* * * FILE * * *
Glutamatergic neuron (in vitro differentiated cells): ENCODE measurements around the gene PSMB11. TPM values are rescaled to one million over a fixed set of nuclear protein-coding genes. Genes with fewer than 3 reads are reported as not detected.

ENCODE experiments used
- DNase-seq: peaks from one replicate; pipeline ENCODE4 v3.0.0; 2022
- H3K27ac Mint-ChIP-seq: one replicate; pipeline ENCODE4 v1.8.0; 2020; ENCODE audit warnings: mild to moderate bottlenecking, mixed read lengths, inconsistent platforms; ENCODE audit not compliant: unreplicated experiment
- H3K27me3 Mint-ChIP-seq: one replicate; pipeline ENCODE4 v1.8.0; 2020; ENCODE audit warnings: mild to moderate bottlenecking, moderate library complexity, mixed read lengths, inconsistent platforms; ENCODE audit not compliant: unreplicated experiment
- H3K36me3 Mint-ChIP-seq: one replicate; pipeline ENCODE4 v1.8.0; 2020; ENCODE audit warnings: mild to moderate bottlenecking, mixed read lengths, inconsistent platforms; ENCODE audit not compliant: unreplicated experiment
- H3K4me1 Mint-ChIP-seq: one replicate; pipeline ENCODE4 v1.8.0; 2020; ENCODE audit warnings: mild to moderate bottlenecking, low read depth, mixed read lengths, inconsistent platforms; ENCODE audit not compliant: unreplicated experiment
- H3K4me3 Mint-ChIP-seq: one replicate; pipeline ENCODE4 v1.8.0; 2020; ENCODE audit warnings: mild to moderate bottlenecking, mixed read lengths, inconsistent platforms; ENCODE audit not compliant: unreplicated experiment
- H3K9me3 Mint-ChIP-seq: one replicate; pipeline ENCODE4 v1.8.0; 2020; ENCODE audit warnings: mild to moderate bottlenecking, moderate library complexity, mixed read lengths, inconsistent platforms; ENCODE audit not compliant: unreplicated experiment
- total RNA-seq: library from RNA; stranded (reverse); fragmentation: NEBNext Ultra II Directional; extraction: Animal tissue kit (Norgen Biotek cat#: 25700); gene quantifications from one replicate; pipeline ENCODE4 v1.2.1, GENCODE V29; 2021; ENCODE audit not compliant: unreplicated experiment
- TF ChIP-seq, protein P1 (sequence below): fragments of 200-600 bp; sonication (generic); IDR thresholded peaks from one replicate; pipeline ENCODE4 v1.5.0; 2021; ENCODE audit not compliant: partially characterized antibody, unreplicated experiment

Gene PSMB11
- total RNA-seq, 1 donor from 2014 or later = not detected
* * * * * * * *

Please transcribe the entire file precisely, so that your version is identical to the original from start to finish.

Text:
Glutamatergic neuron (in vitro differentiated cells): ENCODE measurements around the gene PSMB11. TPM values are rescaled to one million over a fixed set of nuclear protein-coding genes. Genes with fewer than 3 reads are reported as not detected.

ENCODE experiments used
- DNase-seq: peaks from one replicate; pipeline ENCODE4 v3.0.0; 2022
- H3K27ac Mint-ChIP-seq: one replicate; pipeline ENCODE4 v1.8.0; 2020; ENCODE audit warnings: mild to moderate bottlenecking, mixed read lengths, inconsistent platforms; ENCODE audit not compliant: unreplicated experiment
- H3K27me3 Mint-ChIP-seq: one replicate; pipeline ENCODE4 v1.8.0; 2020; ENCODE audit warnings: mild to moderate bottlenecking, moderate library complexity, mixed read lengths, inconsistent platforms; ENCODE audit not compliant: unreplicated experiment
- H3K36me3 Mint-ChIP-seq: one replicate; pipeline ENCODE4 v1.8.0; 2020; ENCODE audit warnings: mild to moderate bottlenecking, mixed read lengths, inconsistent platforms; ENCODE audit not compliant: unreplicated experiment
- H3K4me1 Mint-ChIP-seq: one replicate; pipeline ENCODE4 v1.8.0; 2020; ENCODE audit warnings: mild to moderate bottlenecking, low read depth, mixed read lengths, inconsistent platforms; ENCODE audit not compliant: unreplicated experiment
- H3K4me3 Mint-ChIP-seq: one replicate; pipeline ENCODE4 v1.8.0; 2020; ENCODE audit warnings: mild to moderate bottlenecking, mixed read lengths, inconsistent platforms; ENCODE audit not compliant: unreplicated experiment
- H3K9me3 Mint-ChIP-seq: one replicate; pipeline ENCODE4 v1.8.0; 2020; ENCODE audit warnings: mild to moderate bottlenecking, moderate library complexity, mixed read lengths, inconsistent platforms; ENCODE audit not compliant: unreplicated experiment
- total RNA-seq: library from RNA; stranded (reverse); fragmentation: NEBNext Ultra II Directional; extraction: Animal tissue kit (Norgen Biotek cat#: 25700); gene quantifications from one replicate; pipeline ENCODE4 v1.2.1, GENCODE V29; 2021; ENCODE audit not compliant: unreplicated experiment
- TF ChIP-seq, protein P1 (sequence below): fragments of 200-600 bp; sonication (generic); IDR thresholded peaks from one replicate; pipeline ENCODE4 v1.5.0; 2021; ENCODE audit not compliant: partially characterized antibody, unreplicated experiment

Gene PSMB11
- total RNA-seq, 1 donor from 2014 or later = not detected